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MCotD: Harpie or Harpy / Sirin / Siren

Today we delve into the surprisingly wide world of woman/bird hybrids.
First some pictures so we know what we're talking about.

So the harpy was Greek, and a "winged death-spirit," who is most well known for eternally tearing food away from Phineas, the king of Thrace, because he pissed off Zeus. [ed. Note: Don't piss off Zeus.] They also appear in Dante's Inferno, hounding the spirits of the suicided. Early on in their development as a myth they were fairly nasty, brutish human/bird creatures, but as the Athenian ideals took hold of Greek mythology they softened into more of a sorrowful death angel, than ravaging demon.
Modern incarnations of harpies vary from evil bat-winged demons to temptress bird women, frequently wearing leather and/or metal bikinis or simply straps.

Symbolism: Early on they were personifications of the destructive nature of wind. Later symbols of greed, death, and punishment.

The "Sirin is a mythological creature of Russian legends, with the head and chest of a beautiful woman and the body of a bird (usually an owl). According to the myth, they lived "in Indian lands" near Eden or around the Euphrates River." -Wikipedia
Where the Harpy was an agent of punishment and death, the Sirin of Russian lore "sang beautiful songs to the saints, foretelling future joys. For mortals, however, the birds were dangerous. Men who heard them would forget everything on earth, follow them, and ultimately die." There's still the association with death, but it's in more of a 'so good it's bad' kind of way, and existed in a christian religious context associated with Saint Ephram the Syrain.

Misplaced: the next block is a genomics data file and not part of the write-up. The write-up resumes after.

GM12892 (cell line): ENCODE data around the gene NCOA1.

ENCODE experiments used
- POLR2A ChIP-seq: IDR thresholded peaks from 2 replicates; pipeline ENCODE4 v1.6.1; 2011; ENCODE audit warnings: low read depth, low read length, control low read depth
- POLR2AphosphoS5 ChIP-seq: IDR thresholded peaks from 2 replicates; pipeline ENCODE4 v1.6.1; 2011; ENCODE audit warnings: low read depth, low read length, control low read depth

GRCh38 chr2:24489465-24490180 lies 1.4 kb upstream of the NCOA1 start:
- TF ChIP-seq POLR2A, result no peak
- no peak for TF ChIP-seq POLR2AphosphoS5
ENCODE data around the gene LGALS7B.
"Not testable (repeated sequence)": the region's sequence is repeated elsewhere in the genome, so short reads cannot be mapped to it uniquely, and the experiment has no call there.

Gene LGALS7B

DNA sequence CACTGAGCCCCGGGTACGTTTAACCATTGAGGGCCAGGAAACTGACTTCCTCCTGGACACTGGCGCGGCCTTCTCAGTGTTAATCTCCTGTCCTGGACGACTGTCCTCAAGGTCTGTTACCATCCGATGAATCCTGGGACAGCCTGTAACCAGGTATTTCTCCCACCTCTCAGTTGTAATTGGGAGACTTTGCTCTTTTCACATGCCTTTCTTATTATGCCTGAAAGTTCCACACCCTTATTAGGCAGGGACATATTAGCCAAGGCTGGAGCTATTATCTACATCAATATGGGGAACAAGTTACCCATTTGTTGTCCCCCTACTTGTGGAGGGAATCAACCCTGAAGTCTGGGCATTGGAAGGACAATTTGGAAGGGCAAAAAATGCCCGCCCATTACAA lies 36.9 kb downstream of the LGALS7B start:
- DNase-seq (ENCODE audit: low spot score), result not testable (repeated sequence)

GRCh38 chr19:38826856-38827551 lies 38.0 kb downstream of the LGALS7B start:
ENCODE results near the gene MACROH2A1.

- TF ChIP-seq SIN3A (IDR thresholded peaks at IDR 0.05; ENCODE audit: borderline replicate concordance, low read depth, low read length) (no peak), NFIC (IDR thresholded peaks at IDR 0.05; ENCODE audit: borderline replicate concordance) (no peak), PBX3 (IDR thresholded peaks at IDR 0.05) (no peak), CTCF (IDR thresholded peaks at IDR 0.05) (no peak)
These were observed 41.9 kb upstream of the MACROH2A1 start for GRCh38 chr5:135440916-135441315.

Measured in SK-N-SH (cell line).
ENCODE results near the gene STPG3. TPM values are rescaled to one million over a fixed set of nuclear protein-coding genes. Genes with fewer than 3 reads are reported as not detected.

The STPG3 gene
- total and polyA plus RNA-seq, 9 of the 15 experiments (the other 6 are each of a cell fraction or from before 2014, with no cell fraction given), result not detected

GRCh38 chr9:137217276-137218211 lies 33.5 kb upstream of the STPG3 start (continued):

The Siren "were two or three dangerous bird-women, portrayed as seductresses, who lived on an island called Sirenum scopuli." -Wikipedia
They would lure men in passing ships to their deaths by their seductive music, which would cause them to forget themselves and smash their ships on the dangerous rocks around the island. They've become very misrepresented however, as they originally had nothing to do with the sea apart from living on an island. They were bird-women in their original incarnation, but the Romans started to alter their representation into something of a mermaid.
Also, does this image look at all familiar? No? Think coffee... That's right. The Starbucks logo was originally a somewhat lewd image of a Siren from the 15th century.

I hope this has cleared up any confusion in your minds regarding these three beings.



( 3 comments — Leave a comment )
Mar. 6th, 2008 10:06 pm (UTC)
i was hoping you were going to use this image
Mar. 6th, 2008 10:36 pm (UTC)
Re: i was hoping you were going to use this image
I thought about it, but it's HUGE and shrinking it lost the loveliness.
But thanks for adding it! ^_^
Mar. 6th, 2008 10:59 pm (UTC)
You can add two more woman-birds of Slavic mythology: Alkonost and Gamayun. Both, like Sirin, were depicted as big birds with female heads.
( 3 comments — Leave a comment )